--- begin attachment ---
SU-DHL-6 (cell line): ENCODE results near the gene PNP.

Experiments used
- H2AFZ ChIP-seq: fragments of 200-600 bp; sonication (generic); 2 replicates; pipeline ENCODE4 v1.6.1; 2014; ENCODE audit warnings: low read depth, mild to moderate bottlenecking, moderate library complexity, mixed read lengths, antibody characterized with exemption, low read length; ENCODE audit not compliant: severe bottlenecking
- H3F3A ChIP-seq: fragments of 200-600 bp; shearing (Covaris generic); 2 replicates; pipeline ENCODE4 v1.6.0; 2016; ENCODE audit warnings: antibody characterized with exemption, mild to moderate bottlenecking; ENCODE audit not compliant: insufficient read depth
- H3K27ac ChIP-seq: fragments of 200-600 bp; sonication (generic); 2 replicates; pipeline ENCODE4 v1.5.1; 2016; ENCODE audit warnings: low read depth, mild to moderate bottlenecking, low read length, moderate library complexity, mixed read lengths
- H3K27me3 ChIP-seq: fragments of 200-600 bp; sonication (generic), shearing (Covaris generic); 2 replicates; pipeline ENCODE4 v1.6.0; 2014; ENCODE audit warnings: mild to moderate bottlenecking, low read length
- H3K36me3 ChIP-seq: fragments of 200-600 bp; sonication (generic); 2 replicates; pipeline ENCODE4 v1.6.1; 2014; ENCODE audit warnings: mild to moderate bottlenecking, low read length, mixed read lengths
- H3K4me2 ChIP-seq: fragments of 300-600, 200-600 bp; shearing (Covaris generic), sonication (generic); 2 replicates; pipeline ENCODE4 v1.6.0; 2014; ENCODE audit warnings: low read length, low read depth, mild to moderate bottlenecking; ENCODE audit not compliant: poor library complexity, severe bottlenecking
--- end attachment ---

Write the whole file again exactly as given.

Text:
SU-DHL-6 (cell line): ENCODE results near the gene PNP.

Experiments used
- H2AFZ ChIP-seq: fragments of 200-600 bp; sonication (generic); 2 replicates; pipeline ENCODE4 v1.6.1; 2014; ENCODE audit warnings: low read depth, mild to moderate bottlenecking, moderate library complexity, mixed read lengths, antibody characterized with exemption, low read length; ENCODE audit not compliant: severe bottlenecking
- H3F3A ChIP-seq: fragments of 200-600 bp; shearing (Covaris generic); 2 replicates; pipeline ENCODE4 v1.6.0; 2016; ENCODE audit warnings: antibody characterized with exemption, mild to moderate bottlenecking; ENCODE audit not compliant: insufficient read depth
- H3K27ac ChIP-seq: fragments of 200-600 bp; sonication (generic); 2 replicates; pipeline ENCODE4 v1.5.1; 2016; ENCODE audit warnings: low read depth, mild to moderate bottlenecking, low read length, moderate library complexity, mixed read lengths
- H3K27me3 ChIP-seq: fragments of 200-600 bp; sonication (generic), shearing (Covaris generic); 2 replicates; pipeline ENCODE4 v1.6.0; 2014; ENCODE audit warnings: mild to moderate bottlenecking, low read length
- H3K36me3 ChIP-seq: fragments of 200-600 bp; sonication (generic); 2 replicates; pipeline ENCODE4 v1.6.1; 2014; ENCODE audit warnings: mild to moderate bottlenecking, low read length, mixed read lengths
- H3K4me2 ChIP-seq: fragments of 300-600, 200-600 bp; shearing (Covaris generic), sonication (generic); 2 replicates; pipeline ENCODE4 v1.6.0; 2014; ENCODE audit warnings: low read length, low read depth, mild to moderate bottlenecking; ENCODE audit not compliant: poor library complexity, severe bottlenecking